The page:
Perhaps it’s that anxiety about the process, which education will address. Maybe it’s a time constraint or limited equipment-availability, which signals the need to carefully strategize with their plan. The patient could simply hate the idea of exercising, and so you might have to come up with something that does not necessarily feel like formal exercise.
Discussing these obstacles with your patient will let them know you’re investing time and energy in creating the right plan for them and create trust between the two of you.
Which brings us to…
Individualizing Their Routine
If you have a go-to-patient that is hyped and happy to set aside 30 minutes per day and run through all of their rehab homework daily, then great. For the rest, we need to explore different methods.
For some patients, requesting their rehab exercises to be done every 2-3 days might be the realistic and attainable option. You can also consider programming them as a warm-up before working out, sports, or even just going out to walk, which is great for those with perceived time-restrictions.
Split-routines are an effective method as well, especially when it comes to combatting boredom or monotony. If you have six exercises you want your patient to do, try splitting them into three on one day and three on the other.
Finally, for those who are averse to traditional exercise, in general, you might have to be a bit more creative and find movements that are fun or don’t resemble the “work” of a workout. What I find beneficial is simply reintroducing the activities that patients want to do upon recovery as graded-exposure therapy.
Throughout all this, though, let’s remember to make small changes to lifestyle at a time. As we know, gradual modifications are much more successful in the long-term than massive overhauls.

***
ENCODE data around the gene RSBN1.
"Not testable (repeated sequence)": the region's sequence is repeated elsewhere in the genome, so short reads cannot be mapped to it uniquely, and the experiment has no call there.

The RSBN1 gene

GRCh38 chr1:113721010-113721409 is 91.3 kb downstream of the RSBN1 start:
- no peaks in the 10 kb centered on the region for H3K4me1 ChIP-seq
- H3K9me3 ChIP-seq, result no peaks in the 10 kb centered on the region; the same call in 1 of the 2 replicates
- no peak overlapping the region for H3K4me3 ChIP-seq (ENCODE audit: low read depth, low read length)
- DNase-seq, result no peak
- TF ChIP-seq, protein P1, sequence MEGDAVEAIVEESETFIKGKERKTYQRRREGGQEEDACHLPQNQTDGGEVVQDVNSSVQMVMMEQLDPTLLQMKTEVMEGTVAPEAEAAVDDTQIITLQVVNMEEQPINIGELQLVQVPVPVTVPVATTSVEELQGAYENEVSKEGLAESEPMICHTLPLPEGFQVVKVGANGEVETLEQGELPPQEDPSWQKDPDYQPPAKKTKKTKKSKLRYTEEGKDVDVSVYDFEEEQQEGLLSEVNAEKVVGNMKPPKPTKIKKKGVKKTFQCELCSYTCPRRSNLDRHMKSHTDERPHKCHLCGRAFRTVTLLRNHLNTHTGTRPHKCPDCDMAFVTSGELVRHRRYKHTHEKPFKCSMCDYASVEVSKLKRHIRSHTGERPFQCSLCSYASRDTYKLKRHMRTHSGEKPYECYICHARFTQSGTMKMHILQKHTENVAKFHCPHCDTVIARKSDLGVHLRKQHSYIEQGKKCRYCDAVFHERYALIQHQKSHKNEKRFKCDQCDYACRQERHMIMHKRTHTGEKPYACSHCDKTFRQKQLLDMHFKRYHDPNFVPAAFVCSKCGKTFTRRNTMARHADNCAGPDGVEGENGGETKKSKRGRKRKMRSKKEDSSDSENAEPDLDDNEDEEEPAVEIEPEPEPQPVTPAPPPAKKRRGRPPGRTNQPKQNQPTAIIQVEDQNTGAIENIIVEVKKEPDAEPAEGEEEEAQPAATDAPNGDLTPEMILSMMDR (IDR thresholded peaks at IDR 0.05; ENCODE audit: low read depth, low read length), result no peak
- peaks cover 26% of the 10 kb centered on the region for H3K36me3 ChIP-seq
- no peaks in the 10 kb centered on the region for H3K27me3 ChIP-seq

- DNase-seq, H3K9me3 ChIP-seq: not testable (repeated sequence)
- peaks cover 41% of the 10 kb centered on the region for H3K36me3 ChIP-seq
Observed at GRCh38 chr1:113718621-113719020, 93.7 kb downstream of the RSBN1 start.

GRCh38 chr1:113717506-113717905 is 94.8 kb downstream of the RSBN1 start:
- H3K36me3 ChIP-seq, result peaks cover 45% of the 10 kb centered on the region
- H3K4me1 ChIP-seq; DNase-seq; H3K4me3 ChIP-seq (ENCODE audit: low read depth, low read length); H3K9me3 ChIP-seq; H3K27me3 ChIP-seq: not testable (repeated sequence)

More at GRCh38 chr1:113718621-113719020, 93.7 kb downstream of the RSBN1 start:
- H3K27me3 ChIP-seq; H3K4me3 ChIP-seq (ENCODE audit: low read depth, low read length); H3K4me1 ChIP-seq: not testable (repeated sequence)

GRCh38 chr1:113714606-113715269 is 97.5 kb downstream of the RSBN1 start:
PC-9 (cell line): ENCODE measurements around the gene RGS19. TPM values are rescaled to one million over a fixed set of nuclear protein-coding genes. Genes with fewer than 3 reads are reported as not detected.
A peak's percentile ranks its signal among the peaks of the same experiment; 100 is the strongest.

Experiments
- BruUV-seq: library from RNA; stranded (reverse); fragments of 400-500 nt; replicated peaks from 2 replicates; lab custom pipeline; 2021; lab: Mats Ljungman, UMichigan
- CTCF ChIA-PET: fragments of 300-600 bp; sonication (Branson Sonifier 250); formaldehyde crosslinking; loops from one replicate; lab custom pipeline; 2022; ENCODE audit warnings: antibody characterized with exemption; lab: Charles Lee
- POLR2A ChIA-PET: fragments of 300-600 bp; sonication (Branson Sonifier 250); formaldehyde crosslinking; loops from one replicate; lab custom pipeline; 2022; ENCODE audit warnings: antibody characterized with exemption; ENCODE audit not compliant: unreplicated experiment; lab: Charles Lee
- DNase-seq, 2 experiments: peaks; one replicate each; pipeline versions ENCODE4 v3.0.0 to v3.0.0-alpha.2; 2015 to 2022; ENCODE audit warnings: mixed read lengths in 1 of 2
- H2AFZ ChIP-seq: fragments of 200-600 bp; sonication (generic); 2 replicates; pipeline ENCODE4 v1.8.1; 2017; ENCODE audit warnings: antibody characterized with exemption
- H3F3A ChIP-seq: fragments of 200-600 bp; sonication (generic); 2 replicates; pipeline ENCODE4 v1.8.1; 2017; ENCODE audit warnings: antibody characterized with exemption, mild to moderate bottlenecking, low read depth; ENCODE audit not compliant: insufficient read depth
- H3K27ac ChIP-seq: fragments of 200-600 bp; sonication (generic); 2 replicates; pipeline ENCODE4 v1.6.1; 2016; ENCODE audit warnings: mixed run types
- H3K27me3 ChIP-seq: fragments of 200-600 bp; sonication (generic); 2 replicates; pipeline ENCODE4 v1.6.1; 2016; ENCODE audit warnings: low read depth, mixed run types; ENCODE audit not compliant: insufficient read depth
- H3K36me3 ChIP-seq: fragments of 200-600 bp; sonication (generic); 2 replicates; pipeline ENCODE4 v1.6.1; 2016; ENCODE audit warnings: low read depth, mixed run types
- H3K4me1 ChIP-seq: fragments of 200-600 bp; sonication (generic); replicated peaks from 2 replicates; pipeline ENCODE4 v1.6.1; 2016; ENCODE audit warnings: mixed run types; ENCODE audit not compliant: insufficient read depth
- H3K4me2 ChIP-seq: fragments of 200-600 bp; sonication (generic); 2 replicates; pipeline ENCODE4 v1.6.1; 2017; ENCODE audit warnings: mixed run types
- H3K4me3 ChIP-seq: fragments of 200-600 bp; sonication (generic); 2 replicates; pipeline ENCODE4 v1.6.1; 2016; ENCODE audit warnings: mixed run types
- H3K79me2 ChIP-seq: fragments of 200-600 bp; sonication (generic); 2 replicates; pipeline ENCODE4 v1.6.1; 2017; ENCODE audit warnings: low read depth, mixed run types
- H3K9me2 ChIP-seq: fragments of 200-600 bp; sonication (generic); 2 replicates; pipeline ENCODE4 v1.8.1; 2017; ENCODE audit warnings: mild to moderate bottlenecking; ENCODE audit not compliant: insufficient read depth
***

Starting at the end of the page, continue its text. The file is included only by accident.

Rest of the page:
Develop A Relapse Plan
Finally, it’s crucial we create somewhat of a risk-management plan with our clients.
A lot of things can potentially derail an individual’s adherence to change. Missing a day or two of exercise might demotivate someone from continuing further. A relapse of pain might be the clincher that causes a patient to give up and think they failed. Even simple life events might throw a wedge into the ability for someone to focus on their health.
In these cases, I drive home the point that relapses and derails are likely to happen. By predicting the possibility, we can create methods of coping and moving on. Let a patient know that it’s ok if they miss a day or even a week of exercise and that they’ll continue to reap the benefits as soon as they get back on the horse.
Pain relapses should be normalized as an expected event, and if the patient can use it as a learning opportunity rather than as a sign of a failed recovery. Like with anything we do in life, recovery will involve ups, downs, and plateaus to work around.
In truth, this ability to work with a client to create longer-term habits and adherence is something that many fitness professionals commonly excel at over medical ones. Personal trainers know that it’s an easy way to lose their client by telling them to do cardio six times per week or that they need to work out for three hours per day. Bringing those expectations back down to a realistic level and adjusting their plans as the client changes are the sure-fire way to success. Cookie-cutting a method for motivating that person to exercise is as bad as cookie-cutting the program itself. We have a duty to individualize our patients routine which includes the frequency basis on which it’s performed. And don’t expect failure; aim for success.